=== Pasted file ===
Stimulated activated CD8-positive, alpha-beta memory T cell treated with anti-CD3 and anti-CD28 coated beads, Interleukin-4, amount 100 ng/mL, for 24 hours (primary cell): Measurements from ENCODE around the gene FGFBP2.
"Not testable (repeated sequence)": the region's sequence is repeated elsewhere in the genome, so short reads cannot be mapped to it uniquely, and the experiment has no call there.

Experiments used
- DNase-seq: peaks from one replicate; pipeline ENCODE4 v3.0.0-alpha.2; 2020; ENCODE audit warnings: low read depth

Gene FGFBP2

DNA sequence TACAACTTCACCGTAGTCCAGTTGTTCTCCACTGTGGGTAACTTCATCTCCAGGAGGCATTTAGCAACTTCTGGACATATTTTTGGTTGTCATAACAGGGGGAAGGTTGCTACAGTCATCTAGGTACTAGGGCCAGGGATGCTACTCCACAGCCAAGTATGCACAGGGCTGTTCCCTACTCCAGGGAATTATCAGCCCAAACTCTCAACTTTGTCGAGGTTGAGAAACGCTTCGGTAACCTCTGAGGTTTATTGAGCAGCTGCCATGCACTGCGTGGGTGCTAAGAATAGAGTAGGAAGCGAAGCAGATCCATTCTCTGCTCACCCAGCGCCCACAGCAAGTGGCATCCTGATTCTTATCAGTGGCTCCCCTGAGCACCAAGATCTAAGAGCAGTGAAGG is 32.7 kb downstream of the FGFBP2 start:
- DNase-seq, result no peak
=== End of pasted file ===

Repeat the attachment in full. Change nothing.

Stimulated activated CD8-positive, alpha-beta memory T cell treated with anti-CD3 and anti-CD28 coated beads, Interleukin-4, amount 100 ng/mL, for 24 hours (primary cell): Measurements from ENCODE around the gene FGFBP2.
"Not testable (repeated sequence)": the region's sequence is repeated elsewhere in the genome, so short reads cannot be mapped to it uniquely, and the experiment has no call there.

Experiments used
- DNase-seq: peaks from one replicate; pipeline ENCODE4 v3.0.0-alpha.2; 2020; ENCODE audit warnings: low read depth

Gene FGFBP2

DNA sequence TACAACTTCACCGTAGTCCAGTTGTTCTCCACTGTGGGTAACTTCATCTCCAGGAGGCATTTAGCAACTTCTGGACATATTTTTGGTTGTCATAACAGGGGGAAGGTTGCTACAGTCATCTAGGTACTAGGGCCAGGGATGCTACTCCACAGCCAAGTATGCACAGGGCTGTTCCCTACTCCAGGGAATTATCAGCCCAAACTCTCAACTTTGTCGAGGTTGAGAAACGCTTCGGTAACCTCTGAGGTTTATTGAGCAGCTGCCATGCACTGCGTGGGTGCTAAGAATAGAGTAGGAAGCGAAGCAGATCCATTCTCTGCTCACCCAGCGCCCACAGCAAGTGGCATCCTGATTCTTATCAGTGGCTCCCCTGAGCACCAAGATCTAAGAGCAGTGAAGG is 32.7 kb downstream of the FGFBP2 start:
- DNase-seq, result no peak